^ "Night of Light Beginnings". Cor et Lumen Christi Community. Archived from the original on 23 October 2013. Retrieved 2 November 2012. In its first year – 2000 AD – over 1000 people participated from several countries. This included special All Saints Vigil masses, extended periods of Adoration of the Blessed Sacrament and parties for children. In our second year 10,000 participated. Since these modest beginnings, the Night of Light has been adopted in many countries around the world with vast numbers involved each year from a Cathedral in India to a convent in New Zealand; from Churches in the US and Europe to Africa; in Schools, churches, homes and church halls all ages have got involved. Although it began in the Catholic Church it has been taken up be other Christians who while keeping its essentials have adapted it to suit their own traditions.
My little bio is brought to you by the letter C: I’m a copywriter, card maker, and coffee drinker who just so happens to be a big fan of all things cake, chocolate, and cats. Born and bred in Switzerland (cheese, anyone?), I’ve spent most of the 21st century in North America (eating burgers). Even though I’m scared of flying, I never pass up the opportunity to pack my bags and add some stamps to my passport. Find me on Twitter with @isabellesagt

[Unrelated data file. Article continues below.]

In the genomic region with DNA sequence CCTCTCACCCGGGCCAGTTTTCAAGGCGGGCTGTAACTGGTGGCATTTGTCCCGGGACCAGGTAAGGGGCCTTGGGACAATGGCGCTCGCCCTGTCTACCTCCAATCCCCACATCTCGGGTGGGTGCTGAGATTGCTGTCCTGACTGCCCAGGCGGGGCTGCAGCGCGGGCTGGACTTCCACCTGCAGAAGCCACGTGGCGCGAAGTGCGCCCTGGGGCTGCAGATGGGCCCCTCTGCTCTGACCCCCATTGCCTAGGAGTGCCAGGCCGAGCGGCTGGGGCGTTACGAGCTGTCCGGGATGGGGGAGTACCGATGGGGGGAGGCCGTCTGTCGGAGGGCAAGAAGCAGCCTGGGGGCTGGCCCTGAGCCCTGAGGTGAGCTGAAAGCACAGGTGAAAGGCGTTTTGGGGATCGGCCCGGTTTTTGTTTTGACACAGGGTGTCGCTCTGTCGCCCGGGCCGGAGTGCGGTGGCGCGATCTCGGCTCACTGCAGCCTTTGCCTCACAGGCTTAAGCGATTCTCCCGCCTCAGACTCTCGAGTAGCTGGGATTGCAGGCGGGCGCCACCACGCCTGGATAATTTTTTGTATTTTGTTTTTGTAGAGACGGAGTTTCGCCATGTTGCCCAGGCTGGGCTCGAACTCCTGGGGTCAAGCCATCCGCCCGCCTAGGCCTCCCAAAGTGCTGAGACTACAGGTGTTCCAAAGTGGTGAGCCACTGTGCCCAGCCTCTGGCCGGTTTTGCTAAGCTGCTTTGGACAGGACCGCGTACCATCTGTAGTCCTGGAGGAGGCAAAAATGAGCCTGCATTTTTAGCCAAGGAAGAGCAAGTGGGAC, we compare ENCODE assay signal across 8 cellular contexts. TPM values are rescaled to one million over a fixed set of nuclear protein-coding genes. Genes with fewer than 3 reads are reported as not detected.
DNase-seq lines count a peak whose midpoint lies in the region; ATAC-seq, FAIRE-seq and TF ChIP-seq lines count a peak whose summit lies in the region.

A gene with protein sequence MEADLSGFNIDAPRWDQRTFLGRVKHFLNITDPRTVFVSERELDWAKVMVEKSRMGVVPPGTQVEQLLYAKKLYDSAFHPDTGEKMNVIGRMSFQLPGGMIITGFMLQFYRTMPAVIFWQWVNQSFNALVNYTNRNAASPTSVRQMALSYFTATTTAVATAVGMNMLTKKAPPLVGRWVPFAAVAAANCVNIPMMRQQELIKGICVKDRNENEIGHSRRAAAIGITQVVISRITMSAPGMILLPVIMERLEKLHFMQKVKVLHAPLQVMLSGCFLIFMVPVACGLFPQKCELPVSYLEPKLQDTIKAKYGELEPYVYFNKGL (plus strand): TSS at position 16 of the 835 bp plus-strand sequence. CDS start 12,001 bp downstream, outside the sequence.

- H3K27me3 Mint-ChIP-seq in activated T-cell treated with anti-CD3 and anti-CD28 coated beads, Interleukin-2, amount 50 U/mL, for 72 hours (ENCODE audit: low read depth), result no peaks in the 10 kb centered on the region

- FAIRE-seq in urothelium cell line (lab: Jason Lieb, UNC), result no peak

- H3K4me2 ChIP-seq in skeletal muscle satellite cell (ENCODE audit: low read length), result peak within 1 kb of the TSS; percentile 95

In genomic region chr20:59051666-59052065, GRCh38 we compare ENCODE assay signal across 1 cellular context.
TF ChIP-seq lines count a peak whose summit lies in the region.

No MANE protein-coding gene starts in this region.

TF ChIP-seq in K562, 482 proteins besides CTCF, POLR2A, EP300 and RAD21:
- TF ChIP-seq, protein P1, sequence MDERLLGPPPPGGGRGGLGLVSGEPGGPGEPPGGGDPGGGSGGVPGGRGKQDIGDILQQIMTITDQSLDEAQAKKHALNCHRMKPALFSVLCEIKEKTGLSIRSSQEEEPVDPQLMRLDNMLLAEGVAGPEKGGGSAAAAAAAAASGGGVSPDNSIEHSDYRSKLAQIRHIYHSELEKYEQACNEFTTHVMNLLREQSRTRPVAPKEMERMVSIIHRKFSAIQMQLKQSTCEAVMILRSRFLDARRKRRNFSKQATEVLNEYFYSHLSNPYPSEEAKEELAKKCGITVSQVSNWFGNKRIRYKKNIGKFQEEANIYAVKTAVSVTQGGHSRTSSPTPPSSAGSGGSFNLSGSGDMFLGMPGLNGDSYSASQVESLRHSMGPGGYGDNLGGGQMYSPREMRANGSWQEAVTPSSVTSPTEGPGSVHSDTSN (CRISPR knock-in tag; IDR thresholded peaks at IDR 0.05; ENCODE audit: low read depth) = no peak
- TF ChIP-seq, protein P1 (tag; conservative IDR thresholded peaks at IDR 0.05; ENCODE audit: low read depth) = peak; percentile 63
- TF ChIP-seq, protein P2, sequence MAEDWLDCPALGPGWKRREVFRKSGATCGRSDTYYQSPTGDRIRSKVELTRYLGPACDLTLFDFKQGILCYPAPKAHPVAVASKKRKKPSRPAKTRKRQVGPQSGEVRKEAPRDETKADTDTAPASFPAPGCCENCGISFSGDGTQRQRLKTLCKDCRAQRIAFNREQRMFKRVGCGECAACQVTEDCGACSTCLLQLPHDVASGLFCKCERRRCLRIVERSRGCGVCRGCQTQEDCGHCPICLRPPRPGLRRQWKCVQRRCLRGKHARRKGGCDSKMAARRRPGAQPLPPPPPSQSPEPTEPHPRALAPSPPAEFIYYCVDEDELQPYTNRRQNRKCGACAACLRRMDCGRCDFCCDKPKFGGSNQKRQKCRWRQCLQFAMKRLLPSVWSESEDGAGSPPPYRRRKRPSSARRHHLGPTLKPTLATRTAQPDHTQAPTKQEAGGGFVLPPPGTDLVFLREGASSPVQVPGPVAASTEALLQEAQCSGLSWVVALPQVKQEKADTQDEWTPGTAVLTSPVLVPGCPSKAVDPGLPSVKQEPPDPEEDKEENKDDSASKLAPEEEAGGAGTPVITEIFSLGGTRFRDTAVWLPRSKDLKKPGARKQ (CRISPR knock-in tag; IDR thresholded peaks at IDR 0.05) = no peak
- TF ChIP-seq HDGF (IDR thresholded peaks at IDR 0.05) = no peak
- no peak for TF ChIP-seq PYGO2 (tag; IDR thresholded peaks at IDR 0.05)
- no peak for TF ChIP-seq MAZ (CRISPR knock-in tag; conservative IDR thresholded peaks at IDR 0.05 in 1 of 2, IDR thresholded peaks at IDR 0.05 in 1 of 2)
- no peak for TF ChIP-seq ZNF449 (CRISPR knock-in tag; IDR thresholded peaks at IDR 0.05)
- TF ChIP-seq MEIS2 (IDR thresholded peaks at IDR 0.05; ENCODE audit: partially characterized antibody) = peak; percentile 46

One study in particular found that unsupervised costumed children in groups were far more likely to steal candy and money than both non-costumed kids and children not in a group. Another similar study found that masked children were significantly more likely to take more Halloween candy than they were supposed to if they believed there was no adult supervision.
^ Fieldhouse, Paul (17 April 2017). Food, Feasts, and Faith: An Encyclopedia of Food Culture in World Religions. ABC-CLIO. p. 254. ISBN 978-1610694124. Archived from the original on 31 October 2017. Retrieved 13 August 2017. In Ireland, dishes based on potatoes and other vegetables were associated with Halloween, as meat was forbidden during the Catholic vigil and fast leading up to All Saint's Day.